Just Above Sunset
December 5, 2004 - Running out of brain candy...













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I seem to have lost my political edge.  I don’t feel much like saying anything about the world.  Just Above Sunset is more and more photography and publishing my friends.  My new full-time job is incredibly consuming – crises by the hour and managing the unmanageable.  Following the news and commenting on it is becoming more and more difficult, and now I have the flu.  Drat.

 

Geoff Parkes – in Australia – has a links page that lists Just Above Sunset first under “Brain Candy.”  See this for that.  Ha!  I sent him a nice note.  But now I have to produce more of it.

 

Bob Patterson’s energy has not flagged.  See this - something he found for those of you despairing liberals thinking of moving to Canada.  And this - which is why you should.  He also sends along this.

 

And too he points out news of a big Coca-Cola photo contest that seems to be about life in Paris. 

 

And this is rude - and amusing.

 

I find Eric Alterman good here -

 

… consider all of the various ways in which this war differs from the one we fought in Vietnam. 

 

Unlike Vietnam, our allies are treating the local populace well and are fighting effectively.

Unlike Vietnam, our troops are not torturing anyone or committing any atrocities anywhere.

Unlike Vietnam, our allies are committed to democracy, and are capable and experienced in carrying it out.

Unlike Vietnam, we are backing strong, independent leaders, rather than quislings and puppets whose power base rests with our military forces and economic support.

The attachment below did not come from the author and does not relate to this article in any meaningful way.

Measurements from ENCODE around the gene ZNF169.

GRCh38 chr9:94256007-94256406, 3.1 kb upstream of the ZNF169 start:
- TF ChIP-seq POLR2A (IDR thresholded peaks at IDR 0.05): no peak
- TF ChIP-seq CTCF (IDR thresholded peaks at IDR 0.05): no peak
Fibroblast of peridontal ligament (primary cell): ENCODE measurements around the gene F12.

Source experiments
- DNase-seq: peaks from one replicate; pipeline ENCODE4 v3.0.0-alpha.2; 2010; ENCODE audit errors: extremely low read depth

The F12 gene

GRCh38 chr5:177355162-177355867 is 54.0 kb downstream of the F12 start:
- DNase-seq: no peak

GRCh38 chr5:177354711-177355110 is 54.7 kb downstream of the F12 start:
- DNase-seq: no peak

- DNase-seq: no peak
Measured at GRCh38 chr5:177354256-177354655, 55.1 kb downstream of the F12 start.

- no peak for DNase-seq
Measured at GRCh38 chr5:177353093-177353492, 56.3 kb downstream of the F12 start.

Unlike Vietnam, we are beloved by the people we are saving.

Unlike Vietnam, our president and his cabinet officers are leveling with the nation about the costs of victory and likelihood of defeat.

Unlike Vietnam, we have the support of the international community.

Unlike Vietnam, it is particularly popular in the region where the war is being fought, and among the alleged audience abroad we seek to impress with our wisdom and resolve.

Unlike Vietnam, our actions are not inspiring anyone to take up arms against us and thereby increase the level of threat we face.

Unlike Vietnam, dissenters within the government, particularly those with expertise in the history and culture of the people we seek to govern, are being heard with care and respect for their views.

Unlike Vietnam, this is also true for experts in academia and with direct experience in these nations.

Unlike Vietnam, our wise leaders have a clear idea of the cultures into which we have inserted ourselves.

Unlike Vietnam, we are not asking the poorest and least well-connected among us to the fighting and dying.

Unlike Vietnam, our troops are well-trained for their well-defined mission, (a particularly hearty congratulations goes to Colin Powell for so effectively preventing the same kind of abuse of grunts he witnessed in Vietnam). 

Unlike Vietnam, our civilian leaders are taking seriously warnings and advice of more experienced military leaders.

Unlike Vietnam, those who point out problems with the present course are not being sullied as “counsels of despair and defeat,” and giving “aid and comfort to the enemy.”

Unlike Vietnam, we have the whole thing well-planned out.

Unlike Vietnam, this is a necessary war against an enemy that had the will and capacity to threaten our lives at home.

 

I could go on, but you’ll have to take the rest… on faith.

 

Damn.  Back to the future and all that….

 

For those of us who were in college in the late sixties it all seems to be coming around again.  Maybe I’m getting too old for all this.































 
 
 
 

Copyright 2003, 2004, 2005, 2006 - Alan M. Pavlik
 
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